Feige knows it’s important because fans care about this sort of detail.  The little things matter.  And that’s just as true for our staff.  Yes, they want to be part of a great team and contribute to a massive organisational vision.  But they also want to know you can pick them out in a line-up.  So make sure you know the detail; remember to praise individually, comment if they’ve tried to do something new – even if it’s not been successful or everyone else finds it easy – recognise the effort of the individual.  And invest in each person, don’t try and squeeze them into some HR driven organisational development plan that sets out what and when they can learn.  Work out what works for them…and remember it.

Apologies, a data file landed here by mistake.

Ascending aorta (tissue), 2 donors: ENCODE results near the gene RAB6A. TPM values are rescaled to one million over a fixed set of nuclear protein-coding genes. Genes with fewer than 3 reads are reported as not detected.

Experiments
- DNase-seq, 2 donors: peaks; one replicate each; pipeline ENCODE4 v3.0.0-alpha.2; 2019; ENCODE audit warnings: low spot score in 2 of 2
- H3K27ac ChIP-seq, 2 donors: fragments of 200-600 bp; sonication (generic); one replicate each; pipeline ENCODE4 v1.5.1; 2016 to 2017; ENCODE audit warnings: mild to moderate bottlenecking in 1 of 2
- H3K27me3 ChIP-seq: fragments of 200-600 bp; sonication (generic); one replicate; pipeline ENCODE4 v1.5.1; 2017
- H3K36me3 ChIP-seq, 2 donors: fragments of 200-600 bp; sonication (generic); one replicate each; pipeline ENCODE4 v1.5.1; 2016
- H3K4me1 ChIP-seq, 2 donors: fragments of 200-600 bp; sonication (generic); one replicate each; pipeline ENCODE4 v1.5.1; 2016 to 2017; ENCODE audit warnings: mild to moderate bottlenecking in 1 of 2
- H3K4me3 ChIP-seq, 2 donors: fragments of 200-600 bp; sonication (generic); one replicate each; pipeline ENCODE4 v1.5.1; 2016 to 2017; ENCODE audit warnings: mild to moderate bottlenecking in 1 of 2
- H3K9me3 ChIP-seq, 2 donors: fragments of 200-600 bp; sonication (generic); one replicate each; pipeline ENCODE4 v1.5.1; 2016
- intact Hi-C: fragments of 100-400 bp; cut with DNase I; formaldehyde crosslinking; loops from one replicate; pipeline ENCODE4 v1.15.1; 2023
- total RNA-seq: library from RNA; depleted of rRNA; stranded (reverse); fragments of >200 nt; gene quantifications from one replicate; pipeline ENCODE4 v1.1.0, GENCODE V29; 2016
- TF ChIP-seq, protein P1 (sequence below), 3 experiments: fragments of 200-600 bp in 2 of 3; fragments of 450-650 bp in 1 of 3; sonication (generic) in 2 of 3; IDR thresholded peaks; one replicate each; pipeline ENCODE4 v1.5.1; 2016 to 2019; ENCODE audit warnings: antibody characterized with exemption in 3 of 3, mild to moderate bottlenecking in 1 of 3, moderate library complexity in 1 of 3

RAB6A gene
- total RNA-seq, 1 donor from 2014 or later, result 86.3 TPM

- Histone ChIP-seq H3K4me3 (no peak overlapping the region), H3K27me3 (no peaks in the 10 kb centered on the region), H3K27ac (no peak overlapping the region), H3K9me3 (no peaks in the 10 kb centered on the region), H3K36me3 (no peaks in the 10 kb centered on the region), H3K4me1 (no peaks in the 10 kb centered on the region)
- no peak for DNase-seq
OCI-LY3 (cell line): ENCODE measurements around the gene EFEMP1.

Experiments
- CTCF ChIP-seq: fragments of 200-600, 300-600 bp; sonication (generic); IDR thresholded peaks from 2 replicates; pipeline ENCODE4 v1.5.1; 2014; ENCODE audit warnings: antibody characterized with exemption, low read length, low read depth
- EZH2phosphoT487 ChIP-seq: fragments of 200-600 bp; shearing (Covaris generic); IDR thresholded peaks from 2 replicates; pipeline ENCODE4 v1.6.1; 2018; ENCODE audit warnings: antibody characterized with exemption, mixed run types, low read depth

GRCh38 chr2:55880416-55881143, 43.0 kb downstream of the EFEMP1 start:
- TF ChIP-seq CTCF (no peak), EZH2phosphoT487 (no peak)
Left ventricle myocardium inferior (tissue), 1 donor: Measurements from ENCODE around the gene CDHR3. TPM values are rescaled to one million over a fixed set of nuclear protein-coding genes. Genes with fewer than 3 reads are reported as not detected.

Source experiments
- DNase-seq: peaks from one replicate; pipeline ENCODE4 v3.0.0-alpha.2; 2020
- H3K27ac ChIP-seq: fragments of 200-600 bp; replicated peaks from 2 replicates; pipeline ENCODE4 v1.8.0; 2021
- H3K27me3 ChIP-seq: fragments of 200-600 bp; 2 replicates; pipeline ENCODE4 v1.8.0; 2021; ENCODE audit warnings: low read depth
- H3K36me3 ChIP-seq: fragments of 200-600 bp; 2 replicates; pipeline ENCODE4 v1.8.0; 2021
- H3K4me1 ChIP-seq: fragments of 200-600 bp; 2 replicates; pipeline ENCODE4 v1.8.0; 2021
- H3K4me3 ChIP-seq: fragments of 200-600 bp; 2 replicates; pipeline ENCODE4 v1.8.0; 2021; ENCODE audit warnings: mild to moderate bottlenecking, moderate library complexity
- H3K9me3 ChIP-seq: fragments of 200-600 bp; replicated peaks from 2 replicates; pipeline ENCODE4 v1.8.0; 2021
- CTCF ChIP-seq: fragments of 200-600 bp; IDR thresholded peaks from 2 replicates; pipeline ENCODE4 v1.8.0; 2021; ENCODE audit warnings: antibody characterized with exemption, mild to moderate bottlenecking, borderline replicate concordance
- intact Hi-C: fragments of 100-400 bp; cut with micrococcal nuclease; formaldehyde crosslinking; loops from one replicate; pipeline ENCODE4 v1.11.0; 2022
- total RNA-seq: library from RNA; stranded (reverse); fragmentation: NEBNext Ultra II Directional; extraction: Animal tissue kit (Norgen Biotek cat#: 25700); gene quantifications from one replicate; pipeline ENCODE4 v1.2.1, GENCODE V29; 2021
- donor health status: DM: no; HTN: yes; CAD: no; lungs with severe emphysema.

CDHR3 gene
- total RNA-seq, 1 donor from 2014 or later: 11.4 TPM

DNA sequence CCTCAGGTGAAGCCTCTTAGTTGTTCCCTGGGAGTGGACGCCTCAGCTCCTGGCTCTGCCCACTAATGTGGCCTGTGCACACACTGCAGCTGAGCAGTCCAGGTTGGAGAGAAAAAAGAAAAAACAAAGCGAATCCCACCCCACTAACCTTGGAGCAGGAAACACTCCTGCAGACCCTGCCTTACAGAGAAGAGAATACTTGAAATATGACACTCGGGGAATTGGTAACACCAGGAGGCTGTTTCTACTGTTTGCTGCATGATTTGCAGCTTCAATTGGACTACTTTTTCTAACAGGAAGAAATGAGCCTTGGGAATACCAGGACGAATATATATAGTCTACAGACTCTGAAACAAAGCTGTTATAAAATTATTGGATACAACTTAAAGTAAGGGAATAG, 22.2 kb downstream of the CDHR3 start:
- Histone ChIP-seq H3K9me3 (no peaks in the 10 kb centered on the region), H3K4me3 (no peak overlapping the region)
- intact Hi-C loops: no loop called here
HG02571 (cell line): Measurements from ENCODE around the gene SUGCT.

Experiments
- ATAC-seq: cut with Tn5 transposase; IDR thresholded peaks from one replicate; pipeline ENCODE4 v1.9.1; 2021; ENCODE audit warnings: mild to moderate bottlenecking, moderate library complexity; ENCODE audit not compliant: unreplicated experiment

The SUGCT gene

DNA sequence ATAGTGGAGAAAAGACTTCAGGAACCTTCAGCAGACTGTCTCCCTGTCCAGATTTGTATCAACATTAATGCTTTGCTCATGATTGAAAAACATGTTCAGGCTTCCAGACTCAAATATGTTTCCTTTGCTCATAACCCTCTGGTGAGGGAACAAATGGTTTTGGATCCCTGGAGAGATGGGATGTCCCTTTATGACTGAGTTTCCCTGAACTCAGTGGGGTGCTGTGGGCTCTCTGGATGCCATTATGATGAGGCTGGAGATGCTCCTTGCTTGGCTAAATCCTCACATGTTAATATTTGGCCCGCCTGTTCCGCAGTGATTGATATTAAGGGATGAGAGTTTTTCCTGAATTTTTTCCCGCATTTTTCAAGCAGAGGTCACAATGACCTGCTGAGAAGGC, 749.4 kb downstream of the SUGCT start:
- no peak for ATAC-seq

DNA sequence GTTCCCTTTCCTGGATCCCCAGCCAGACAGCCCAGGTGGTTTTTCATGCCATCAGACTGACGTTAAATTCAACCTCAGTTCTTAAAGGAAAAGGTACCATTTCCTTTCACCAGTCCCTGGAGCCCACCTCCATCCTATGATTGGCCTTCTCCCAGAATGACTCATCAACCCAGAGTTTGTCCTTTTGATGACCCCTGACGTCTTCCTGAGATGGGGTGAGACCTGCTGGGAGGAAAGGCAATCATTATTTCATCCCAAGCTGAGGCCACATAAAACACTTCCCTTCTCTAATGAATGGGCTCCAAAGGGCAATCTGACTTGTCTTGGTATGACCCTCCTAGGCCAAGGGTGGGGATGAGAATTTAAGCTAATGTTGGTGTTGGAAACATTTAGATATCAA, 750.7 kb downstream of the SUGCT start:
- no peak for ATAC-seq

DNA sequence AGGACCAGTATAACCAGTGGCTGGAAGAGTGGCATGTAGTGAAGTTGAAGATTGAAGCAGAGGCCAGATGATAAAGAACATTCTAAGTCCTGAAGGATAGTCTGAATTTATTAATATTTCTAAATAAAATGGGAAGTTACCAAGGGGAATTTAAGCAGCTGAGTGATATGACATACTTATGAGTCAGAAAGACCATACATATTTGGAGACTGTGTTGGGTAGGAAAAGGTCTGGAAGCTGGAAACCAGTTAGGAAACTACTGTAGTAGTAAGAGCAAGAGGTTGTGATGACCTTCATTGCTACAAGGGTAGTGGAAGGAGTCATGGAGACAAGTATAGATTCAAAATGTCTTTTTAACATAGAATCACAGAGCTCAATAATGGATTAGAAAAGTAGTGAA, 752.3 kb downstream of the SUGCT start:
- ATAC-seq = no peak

A team is stronger together…

Embedded within the MCU are the much-loved ensemble films: the Avenger series where characters across the MCU come together to fight a common enemy.  Those new to the franchise might struggle to keep up when viewing one of these ensemble movies.  They are fast paced with a cast of (what seems like) thousands all of whom seem to be leads and have story arcs that impact on the final resolution.  But what might seem confusing from the outside is actually a team effectively integrating under pressure to deliver a positive outcome.